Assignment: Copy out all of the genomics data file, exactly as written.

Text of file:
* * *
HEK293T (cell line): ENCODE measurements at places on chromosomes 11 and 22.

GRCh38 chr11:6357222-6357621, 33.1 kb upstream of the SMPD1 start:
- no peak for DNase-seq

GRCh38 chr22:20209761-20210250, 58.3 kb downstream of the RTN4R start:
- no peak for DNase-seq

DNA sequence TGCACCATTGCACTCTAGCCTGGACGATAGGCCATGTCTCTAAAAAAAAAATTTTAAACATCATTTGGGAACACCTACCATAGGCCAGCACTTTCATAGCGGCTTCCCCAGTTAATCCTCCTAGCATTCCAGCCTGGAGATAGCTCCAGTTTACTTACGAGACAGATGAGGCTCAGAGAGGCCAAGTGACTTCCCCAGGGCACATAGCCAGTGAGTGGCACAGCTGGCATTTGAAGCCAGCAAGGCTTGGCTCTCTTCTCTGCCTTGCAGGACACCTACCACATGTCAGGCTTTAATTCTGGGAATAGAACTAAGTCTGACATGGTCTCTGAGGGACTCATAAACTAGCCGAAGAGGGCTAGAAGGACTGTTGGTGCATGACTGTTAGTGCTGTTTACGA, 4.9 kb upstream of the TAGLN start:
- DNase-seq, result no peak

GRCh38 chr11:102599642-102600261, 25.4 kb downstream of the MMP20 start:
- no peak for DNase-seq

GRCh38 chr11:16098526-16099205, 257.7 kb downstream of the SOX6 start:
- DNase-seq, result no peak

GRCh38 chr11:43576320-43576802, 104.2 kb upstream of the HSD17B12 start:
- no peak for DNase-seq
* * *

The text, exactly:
HEK293T (cell line): ENCODE measurements at places on chromosomes 11 and 22.

GRCh38 chr11:6357222-6357621, 33.1 kb upstream of the SMPD1 start:
- no peak for DNase-seq

GRCh38 chr22:20209761-20210250, 58.3 kb downstream of the RTN4R start:
- no peak for DNase-seq

DNA sequence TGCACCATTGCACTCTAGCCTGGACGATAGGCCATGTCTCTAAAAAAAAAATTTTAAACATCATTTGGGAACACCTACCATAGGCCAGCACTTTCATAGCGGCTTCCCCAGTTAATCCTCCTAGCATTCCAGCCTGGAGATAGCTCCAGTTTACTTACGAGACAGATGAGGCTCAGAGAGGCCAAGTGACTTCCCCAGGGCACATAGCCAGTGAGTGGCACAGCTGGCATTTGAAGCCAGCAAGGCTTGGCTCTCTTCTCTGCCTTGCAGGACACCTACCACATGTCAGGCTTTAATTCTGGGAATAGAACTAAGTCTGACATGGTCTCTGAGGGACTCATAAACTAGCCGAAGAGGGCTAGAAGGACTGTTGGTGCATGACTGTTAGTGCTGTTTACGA, 4.9 kb upstream of the TAGLN start:
- DNase-seq, result no peak

GRCh38 chr11:102599642-102600261, 25.4 kb downstream of the MMP20 start:
- no peak for DNase-seq

GRCh38 chr11:16098526-16099205, 257.7 kb downstream of the SOX6 start:
- DNase-seq, result no peak

GRCh38 chr11:43576320-43576802, 104.2 kb upstream of the HSD17B12 start:
- no peak for DNase-seq